Bat Facts for Kids

Bats are a part of the natural balance of nature and they are needed to keep everything in order.

There are all types of bats all around the world and each type has developed depending upon their location.

Bats are mammals and are the only mammals on the earth that actually fly.

Even though ‘flying squirrels’ are thought to fly, they actually only glide.

Pest Exterminators

Bats love to eat bugs! Because of this, they reduce the number of pesticides that are used by farmers.

This is really good for the environment and helps to reduce the amount of damage that bugs can cause.

Bats and Tequila

The lesser long-nosed species ranges of bats are found in Mexico.

Mexican Tequila companies have bat-friendly practices in place. They allow their blue agave plants to fully flower (which is how they make tequila) which are in the natural migration patterns of the lesser long-nosed bat.

The lesser long-nosed bat helps to pollinate the agave plants.

The bats play a crucial role in agave pollination and have helped to save and grow the tequila industry.

Many Mexican companies market themselves as being bat-friendly.

Agave Plant

Fun Bat Facts for Kids:

  • Bats are the only flying mammals in the world.
  • Believe it or not, there are over 1000 different bat species in the world.
  • Bats are nocturnal so sleep during the day and are awake at night time.
  • Their wings are an extension of their skin.
  • Most of the time they feed on insects and some bots like to eat fruit, fish, and even blood.
  • There are only three species of bats called vampire bats but that like blood.
  • The order name of the bat is called Chiroptera, which means ‘hand wing’. It’s called that because their wing structure is almost the same as our hands.
  • There are more species of bats than any of the other mammals. With 1,200 species, bats make up one-quarter of the mammals in the world.
  • Bats eat a lot of different things. Those bats that eat fruit are called ‘flying foxes’ or mega-bats and that variety have large eyes. The fruit bats live in Australia, Asia and Africa and they consume the fruit and the fruit nectar. Like birds and butterflies, they help to pollinate the fruit trees by landing and eating the fruit or nectar.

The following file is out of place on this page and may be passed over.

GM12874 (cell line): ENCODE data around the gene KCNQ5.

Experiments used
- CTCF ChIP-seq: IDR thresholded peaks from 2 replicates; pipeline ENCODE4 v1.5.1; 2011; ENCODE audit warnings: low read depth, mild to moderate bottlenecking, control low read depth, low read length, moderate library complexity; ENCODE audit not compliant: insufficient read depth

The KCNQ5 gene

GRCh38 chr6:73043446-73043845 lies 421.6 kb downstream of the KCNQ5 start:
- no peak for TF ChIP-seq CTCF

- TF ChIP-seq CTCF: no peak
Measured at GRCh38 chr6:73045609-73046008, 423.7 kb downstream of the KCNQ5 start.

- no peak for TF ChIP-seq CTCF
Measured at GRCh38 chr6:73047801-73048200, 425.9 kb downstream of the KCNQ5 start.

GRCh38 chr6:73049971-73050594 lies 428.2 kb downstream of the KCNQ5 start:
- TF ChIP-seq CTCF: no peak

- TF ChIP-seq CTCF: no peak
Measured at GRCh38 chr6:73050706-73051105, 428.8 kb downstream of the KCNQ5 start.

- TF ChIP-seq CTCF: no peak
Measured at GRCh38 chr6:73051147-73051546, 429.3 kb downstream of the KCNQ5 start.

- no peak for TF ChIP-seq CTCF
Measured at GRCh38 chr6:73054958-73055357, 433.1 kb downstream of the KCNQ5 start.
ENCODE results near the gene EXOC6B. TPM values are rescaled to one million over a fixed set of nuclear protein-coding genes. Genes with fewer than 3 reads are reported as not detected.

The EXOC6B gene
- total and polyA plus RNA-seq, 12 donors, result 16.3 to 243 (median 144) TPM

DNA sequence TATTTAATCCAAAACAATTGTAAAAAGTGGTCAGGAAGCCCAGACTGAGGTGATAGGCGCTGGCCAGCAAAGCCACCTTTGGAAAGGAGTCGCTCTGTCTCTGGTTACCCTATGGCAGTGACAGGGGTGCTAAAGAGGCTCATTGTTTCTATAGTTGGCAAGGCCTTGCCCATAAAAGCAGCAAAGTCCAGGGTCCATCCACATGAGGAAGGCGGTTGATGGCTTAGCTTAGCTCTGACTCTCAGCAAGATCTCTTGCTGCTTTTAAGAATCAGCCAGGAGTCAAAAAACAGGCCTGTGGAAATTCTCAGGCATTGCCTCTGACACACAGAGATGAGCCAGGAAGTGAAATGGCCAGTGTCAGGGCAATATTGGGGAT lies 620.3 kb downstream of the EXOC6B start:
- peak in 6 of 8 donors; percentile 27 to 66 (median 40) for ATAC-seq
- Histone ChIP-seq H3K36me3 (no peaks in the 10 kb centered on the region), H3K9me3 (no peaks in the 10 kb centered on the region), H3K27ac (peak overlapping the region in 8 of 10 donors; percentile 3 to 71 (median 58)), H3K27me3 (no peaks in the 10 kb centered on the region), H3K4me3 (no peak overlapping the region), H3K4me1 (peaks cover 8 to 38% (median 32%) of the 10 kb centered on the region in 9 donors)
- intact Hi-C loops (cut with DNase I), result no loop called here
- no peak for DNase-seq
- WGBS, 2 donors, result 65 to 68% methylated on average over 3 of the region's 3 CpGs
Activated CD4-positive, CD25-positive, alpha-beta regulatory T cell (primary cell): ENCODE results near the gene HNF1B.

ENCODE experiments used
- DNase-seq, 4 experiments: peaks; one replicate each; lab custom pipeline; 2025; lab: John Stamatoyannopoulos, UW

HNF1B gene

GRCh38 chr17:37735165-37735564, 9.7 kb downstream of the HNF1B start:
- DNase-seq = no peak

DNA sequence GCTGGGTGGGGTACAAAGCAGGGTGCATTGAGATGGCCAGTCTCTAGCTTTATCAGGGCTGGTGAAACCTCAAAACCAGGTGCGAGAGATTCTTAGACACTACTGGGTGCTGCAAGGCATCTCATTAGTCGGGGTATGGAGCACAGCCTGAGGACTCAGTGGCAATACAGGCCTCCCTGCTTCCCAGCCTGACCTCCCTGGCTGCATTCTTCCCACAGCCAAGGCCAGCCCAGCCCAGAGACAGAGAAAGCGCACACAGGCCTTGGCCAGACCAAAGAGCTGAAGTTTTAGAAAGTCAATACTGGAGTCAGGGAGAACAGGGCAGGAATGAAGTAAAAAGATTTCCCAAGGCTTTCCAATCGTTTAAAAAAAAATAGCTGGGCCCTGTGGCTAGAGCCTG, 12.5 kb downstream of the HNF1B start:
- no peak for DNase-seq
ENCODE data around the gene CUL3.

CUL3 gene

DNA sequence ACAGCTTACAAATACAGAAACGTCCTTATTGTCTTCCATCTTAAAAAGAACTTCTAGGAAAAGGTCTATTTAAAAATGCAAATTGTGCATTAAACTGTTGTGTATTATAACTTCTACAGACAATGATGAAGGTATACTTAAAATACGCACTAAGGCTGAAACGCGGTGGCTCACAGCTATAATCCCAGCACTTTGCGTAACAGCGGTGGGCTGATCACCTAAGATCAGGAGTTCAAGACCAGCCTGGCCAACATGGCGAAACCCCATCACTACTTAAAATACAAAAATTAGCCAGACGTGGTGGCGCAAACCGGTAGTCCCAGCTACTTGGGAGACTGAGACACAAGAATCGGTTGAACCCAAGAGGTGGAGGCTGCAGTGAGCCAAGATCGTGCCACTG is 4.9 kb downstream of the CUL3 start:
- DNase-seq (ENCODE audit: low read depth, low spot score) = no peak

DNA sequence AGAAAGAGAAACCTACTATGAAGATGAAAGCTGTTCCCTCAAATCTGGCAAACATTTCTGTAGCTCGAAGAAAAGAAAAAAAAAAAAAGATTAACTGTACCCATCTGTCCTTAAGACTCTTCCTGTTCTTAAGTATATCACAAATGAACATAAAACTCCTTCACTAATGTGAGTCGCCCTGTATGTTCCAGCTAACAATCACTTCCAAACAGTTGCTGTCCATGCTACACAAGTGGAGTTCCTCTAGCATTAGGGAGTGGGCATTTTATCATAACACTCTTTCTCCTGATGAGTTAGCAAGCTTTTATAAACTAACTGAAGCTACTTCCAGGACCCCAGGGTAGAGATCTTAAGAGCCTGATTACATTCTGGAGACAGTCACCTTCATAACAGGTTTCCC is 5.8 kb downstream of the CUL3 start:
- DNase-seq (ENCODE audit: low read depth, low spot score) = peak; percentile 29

• Bats come in many sizes. The biggest bat in the world is the Malayan Flying Fox. It has a six-foot wingspan and can weigh up to two lbs. The smallest bat is very tiny. The Kitties hog-nosed bat or ‘Bumblebee bat’ is about the size of a dime and its wingspan in only six inches.
  • Most bats eat insects and they play a big part in keeping the insect populations down. A bat can eat as many as 2,000-6,000 insects per night. Imagine what the world would be like if they didn’t eat all of those. We would be overrun with bugs!
  • Bats use ‘echolocation’ in the air, the same way that dolphins and whales use it underwater. They send out noise and then wait for the sound waves the echo or bounce back once it has hit an object. If nothing bounces back it shows them it is safe to keep flying forward. Using the ‘echolocation’ they can also tell how far away something is by the speed that the sound waves return to them.
  • Bats live in large groups called ‘colonies’ and prefer darkened places like caves, dead trees, crevices in rocks, and even in people’s homes. One house in Texas had a colony of Mexican free-tailed bats that numbered twenty-five million.
  • Bats hang upside down because they can’t stand upright. This is due to the way they are built. They have a very small pelvic area.
  • They hang upside-down almost all of the time, including when they are socializing, drinking, and even eating. If we hung upside down, gravity would make all of the blood rushes to our heads. Not so in bats, because they don’t weigh enough for gravity to have any effect on the circulation of their blood.
  • You have probably heard of vampire bats. They fly at night and land on animals. Unlike the stories, they only drink about one tablespoon of blood that is often collected from many animals each night. The three species of vampire bats only live in Central and South America and Mexico. They prefer field animals such as chickens, goats, cows, and pigs.

Some bats can fly very quickly. There are a few that have been clocked at speeds of fifty miles per hour.

Bats typically live to around thirty years as an average but have a life span from ten to twenty years.

People keep track of bats, often capturing and releasing them after they check their health and weight. One bat that was captured was forty-one years old.